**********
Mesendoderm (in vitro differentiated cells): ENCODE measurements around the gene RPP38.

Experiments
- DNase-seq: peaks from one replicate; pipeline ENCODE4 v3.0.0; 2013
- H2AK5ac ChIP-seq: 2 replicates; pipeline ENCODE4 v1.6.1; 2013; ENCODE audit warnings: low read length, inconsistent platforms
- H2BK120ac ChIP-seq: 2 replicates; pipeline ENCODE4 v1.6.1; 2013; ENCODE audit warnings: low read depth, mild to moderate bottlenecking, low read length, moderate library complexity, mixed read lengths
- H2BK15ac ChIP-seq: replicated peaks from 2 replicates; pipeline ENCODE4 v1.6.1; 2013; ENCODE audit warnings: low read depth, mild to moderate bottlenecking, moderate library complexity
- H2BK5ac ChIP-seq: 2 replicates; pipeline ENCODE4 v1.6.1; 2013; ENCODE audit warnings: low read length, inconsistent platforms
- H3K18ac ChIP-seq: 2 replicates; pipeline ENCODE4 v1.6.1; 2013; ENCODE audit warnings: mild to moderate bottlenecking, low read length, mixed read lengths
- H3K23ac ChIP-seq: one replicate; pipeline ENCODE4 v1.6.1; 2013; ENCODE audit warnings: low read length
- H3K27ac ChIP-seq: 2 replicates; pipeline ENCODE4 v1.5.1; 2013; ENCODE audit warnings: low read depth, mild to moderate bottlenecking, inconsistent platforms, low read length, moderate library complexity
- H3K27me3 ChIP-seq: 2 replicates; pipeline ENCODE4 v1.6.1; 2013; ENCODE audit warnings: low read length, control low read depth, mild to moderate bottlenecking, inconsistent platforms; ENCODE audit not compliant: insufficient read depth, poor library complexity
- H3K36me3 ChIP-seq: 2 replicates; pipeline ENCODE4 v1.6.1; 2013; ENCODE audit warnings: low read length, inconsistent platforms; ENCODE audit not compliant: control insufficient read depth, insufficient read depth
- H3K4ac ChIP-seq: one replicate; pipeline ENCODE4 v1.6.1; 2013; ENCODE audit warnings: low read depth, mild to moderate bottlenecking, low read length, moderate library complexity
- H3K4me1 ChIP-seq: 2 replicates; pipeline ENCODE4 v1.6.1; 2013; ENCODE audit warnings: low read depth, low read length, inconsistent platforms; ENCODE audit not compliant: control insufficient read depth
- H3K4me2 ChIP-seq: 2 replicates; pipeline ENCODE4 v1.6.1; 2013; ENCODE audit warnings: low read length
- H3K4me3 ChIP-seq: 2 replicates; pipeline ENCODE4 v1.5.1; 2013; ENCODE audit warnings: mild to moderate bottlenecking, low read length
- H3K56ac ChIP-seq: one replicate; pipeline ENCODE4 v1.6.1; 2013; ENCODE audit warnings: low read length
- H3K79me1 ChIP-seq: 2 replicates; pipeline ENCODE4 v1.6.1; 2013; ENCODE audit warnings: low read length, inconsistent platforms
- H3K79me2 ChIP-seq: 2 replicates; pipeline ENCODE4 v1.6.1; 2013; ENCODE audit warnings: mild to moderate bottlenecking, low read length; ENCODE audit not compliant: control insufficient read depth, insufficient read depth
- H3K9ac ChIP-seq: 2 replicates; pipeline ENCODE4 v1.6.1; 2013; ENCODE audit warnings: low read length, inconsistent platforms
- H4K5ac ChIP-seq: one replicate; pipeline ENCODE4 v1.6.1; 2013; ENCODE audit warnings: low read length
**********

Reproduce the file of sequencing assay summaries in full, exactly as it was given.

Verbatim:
Mesendoderm (in vitro differentiated cells): ENCODE measurements around the gene RPP38.

Experiments
- DNase-seq: peaks from one replicate; pipeline ENCODE4 v3.0.0; 2013
- H2AK5ac ChIP-seq: 2 replicates; pipeline ENCODE4 v1.6.1; 2013; ENCODE audit warnings: low read length, inconsistent platforms
- H2BK120ac ChIP-seq: 2 replicates; pipeline ENCODE4 v1.6.1; 2013; ENCODE audit warnings: low read depth, mild to moderate bottlenecking, low read length, moderate library complexity, mixed read lengths
- H2BK15ac ChIP-seq: replicated peaks from 2 replicates; pipeline ENCODE4 v1.6.1; 2013; ENCODE audit warnings: low read depth, mild to moderate bottlenecking, moderate library complexity
- H2BK5ac ChIP-seq: 2 replicates; pipeline ENCODE4 v1.6.1; 2013; ENCODE audit warnings: low read length, inconsistent platforms
- H3K18ac ChIP-seq: 2 replicates; pipeline ENCODE4 v1.6.1; 2013; ENCODE audit warnings: mild to moderate bottlenecking, low read length, mixed read lengths
- H3K23ac ChIP-seq: one replicate; pipeline ENCODE4 v1.6.1; 2013; ENCODE audit warnings: low read length
- H3K27ac ChIP-seq: 2 replicates; pipeline ENCODE4 v1.5.1; 2013; ENCODE audit warnings: low read depth, mild to moderate bottlenecking, inconsistent platforms, low read length, moderate library complexity
- H3K27me3 ChIP-seq: 2 replicates; pipeline ENCODE4 v1.6.1; 2013; ENCODE audit warnings: low read length, control low read depth, mild to moderate bottlenecking, inconsistent platforms; ENCODE audit not compliant: insufficient read depth, poor library complexity
- H3K36me3 ChIP-seq: 2 replicates; pipeline ENCODE4 v1.6.1; 2013; ENCODE audit warnings: low read length, inconsistent platforms; ENCODE audit not compliant: control insufficient read depth, insufficient read depth
- H3K4ac ChIP-seq: one replicate; pipeline ENCODE4 v1.6.1; 2013; ENCODE audit warnings: low read depth, mild to moderate bottlenecking, low read length, moderate library complexity
- H3K4me1 ChIP-seq: 2 replicates; pipeline ENCODE4 v1.6.1; 2013; ENCODE audit warnings: low read depth, low read length, inconsistent platforms; ENCODE audit not compliant: control insufficient read depth
- H3K4me2 ChIP-seq: 2 replicates; pipeline ENCODE4 v1.6.1; 2013; ENCODE audit warnings: low read length
- H3K4me3 ChIP-seq: 2 replicates; pipeline ENCODE4 v1.5.1; 2013; ENCODE audit warnings: mild to moderate bottlenecking, low read length
- H3K56ac ChIP-seq: one replicate; pipeline ENCODE4 v1.6.1; 2013; ENCODE audit warnings: low read length
- H3K79me1 ChIP-seq: 2 replicates; pipeline ENCODE4 v1.6.1; 2013; ENCODE audit warnings: low read length, inconsistent platforms
- H3K79me2 ChIP-seq: 2 replicates; pipeline ENCODE4 v1.6.1; 2013; ENCODE audit warnings: mild to moderate bottlenecking, low read length; ENCODE audit not compliant: control insufficient read depth, insufficient read depth
- H3K9ac ChIP-seq: 2 replicates; pipeline ENCODE4 v1.6.1; 2013; ENCODE audit warnings: low read length, inconsistent platforms
- H4K5ac ChIP-seq: one replicate; pipeline ENCODE4 v1.6.1; 2013; ENCODE audit warnings: low read length